• The Provincial and Federal governments to share equally in this disaster with municipalities by each funding one-third of the full cost of response and ongoing recovery from the ice storm for affected municipalities.

• That the Provincial and Federal governments treat all applicable municipalities equally and equitably.

• That the Provincial and Federal governments recognize the urgency of this matter and provide a response by March 1, 2014.

In a separate resolution the Mayors asked that the Provincial and the Federal governments establish new programs and expand existing programs to address disaster mitigation that would include: forestry; erosion control; winter storms; tree canopy; and other severe storm events that reflect the reality of climate change; and to include funding for rehabilitation of municipal infrastructure to mitigate this and future environmental and storm event impacts.

Hey – all you can do is ask, right?

Background links:

Hydro gets back into service and learns some lesson as well

We made it through the storm.

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2 comments to Goldring joins 19 other Mayors in asking the province and the federal government for disaster relief. Local tax base can’t carry these costs.

  • George

    The Premier Wynne found it more important to hop around like an easter bunny days after the storm handing out groceries to a few people in the City of Toronto; but, could not find the respect for 19 elected mayors during a highly publicized meeting to hand out a few hundred million dollars at budget time? The people in government today are an embarrassment and should not be entrusted to management of tax money. 19 gift cards were handed out in Burlington for food loss when the outside temperature was colder than that of freezers.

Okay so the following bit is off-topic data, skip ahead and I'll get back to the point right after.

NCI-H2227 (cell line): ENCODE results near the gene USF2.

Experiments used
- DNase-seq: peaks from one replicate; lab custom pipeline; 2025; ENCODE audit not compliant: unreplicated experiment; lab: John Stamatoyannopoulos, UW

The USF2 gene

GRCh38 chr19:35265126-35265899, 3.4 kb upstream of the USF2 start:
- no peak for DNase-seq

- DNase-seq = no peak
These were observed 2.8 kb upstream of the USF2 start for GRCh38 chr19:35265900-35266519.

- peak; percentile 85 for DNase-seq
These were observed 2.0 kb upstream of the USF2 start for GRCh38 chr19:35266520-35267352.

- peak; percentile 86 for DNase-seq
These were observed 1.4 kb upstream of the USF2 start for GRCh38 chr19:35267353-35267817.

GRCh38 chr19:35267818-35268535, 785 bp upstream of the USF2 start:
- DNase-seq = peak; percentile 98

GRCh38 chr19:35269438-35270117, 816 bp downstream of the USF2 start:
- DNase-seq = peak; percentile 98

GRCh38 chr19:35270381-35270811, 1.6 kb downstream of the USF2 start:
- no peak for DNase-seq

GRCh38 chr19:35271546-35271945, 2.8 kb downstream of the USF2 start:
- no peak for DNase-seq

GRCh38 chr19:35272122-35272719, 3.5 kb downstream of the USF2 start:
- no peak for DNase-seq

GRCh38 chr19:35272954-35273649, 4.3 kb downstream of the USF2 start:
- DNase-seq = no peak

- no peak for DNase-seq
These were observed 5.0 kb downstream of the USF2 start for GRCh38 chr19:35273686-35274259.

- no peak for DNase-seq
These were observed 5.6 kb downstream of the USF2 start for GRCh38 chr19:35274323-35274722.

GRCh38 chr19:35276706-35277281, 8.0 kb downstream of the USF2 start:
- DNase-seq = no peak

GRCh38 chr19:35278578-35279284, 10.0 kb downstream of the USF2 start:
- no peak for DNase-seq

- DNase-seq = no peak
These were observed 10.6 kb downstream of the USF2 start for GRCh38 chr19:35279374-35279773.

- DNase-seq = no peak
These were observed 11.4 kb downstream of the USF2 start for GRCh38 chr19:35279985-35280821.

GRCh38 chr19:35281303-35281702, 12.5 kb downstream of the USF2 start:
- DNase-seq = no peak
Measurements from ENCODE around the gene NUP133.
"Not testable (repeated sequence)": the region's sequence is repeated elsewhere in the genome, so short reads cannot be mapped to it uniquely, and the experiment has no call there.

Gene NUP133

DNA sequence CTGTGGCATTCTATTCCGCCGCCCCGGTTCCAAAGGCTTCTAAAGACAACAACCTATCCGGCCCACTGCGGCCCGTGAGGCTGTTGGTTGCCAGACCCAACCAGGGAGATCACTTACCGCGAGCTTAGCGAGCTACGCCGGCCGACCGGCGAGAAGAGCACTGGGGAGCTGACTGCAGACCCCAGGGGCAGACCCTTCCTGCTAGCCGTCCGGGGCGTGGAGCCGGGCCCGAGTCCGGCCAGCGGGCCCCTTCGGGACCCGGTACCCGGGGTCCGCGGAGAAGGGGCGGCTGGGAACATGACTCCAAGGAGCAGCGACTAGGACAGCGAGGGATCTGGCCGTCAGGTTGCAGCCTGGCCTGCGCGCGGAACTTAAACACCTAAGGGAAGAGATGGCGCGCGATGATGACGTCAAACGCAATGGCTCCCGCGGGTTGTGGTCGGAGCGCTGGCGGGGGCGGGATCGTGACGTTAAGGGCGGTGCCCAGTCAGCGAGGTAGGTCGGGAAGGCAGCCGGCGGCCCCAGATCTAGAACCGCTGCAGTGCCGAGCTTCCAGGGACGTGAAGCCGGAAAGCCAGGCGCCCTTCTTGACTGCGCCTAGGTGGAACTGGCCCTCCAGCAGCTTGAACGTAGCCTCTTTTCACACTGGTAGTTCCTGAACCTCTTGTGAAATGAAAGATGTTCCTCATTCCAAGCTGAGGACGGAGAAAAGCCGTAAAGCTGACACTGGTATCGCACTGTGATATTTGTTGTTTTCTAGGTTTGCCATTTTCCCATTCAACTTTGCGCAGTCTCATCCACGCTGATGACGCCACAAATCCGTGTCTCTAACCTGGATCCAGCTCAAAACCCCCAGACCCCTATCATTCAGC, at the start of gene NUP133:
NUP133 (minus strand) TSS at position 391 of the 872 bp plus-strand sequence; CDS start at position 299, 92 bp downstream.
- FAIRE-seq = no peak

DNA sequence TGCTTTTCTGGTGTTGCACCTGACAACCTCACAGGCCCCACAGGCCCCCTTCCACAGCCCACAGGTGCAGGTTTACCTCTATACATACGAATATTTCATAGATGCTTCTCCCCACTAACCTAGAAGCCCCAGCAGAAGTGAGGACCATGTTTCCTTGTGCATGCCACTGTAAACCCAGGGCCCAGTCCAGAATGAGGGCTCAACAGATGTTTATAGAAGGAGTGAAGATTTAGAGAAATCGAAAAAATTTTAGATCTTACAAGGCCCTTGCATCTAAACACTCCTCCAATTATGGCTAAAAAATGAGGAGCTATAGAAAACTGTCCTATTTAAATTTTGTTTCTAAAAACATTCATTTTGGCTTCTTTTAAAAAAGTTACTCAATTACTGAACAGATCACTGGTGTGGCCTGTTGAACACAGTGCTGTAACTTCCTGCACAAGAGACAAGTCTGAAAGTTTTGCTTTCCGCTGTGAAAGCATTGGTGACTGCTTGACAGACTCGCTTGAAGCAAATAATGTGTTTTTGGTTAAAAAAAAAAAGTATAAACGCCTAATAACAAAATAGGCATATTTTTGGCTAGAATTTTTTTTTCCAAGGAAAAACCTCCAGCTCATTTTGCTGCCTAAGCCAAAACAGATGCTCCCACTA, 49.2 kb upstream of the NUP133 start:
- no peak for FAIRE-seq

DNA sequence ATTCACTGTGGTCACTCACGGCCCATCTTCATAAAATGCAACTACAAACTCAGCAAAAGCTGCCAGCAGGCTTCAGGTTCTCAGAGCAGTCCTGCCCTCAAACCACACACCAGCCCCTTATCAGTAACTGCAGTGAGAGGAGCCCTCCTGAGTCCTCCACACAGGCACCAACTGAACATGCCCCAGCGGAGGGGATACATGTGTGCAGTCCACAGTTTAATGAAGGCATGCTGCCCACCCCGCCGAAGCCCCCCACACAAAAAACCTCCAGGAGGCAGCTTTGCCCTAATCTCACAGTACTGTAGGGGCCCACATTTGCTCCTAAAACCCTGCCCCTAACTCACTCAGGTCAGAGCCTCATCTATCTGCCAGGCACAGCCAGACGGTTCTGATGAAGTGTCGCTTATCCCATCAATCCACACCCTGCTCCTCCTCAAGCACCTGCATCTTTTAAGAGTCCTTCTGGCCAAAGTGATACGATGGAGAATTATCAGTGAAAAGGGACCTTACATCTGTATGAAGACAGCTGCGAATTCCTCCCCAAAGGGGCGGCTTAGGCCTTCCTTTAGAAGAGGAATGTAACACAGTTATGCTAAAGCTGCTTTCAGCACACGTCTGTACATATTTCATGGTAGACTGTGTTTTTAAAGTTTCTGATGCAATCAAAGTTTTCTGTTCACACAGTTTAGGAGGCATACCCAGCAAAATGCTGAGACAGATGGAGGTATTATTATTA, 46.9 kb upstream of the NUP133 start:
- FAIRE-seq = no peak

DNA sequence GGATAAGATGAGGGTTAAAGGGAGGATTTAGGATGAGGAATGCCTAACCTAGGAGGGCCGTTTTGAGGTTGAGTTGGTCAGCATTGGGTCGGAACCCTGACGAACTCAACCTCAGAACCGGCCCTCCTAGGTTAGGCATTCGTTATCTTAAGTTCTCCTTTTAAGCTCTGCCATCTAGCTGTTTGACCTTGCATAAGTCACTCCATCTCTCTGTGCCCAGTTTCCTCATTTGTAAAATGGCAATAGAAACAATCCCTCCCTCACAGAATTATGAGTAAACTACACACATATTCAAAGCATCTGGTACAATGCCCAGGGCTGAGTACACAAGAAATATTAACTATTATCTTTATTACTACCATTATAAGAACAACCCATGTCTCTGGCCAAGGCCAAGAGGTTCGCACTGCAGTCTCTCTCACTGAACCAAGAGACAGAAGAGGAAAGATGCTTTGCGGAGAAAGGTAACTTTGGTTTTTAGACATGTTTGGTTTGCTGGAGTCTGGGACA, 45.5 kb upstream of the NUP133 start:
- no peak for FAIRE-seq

What happens to the municipalities outside the GTA? Do they have to have a separate meeting?

    Maybe if the municipalities and Hydro kept the trees trimmed prior to the event, there would not have been increased costs for one storm.

    How are the costs calculated? Are they in addition to the base overhead; is overtime paid during weekend and night work hours? Have the procurement offices kept scrutiny over retaining private contractors from charging premiums and making sure that services were expensed in a competitive fashion? Which city departments were dispatched to fix the damage; were all the city’s assets deployed?

    Shouldn’t there already be a line item in the city’s and hydro’s budgets to take on variable costings associated with maintenance costs?

    There was a disaster in Burlington? When?

    Where is the city of burlington spreadsheet illustrating publicly the total costs actually spent on whatever was deemed as a result of the “disaster”?

    Editor’s note: Ignorance prevails in this comment. The Premier wasn’t invited to the meeting. 600+ food cards were handed out. The writer of this comment would have people putting food out on the doorstep to keep it frozen.
    Had the writer driven through north Burlington he would have observed that no amount of trimming – short of cutting trees back to their stumps could have saved us from the damage. Nature has its own plans – we have to learn to cope with whatever nature does.
    The city already has a reserve fund for disaster damage.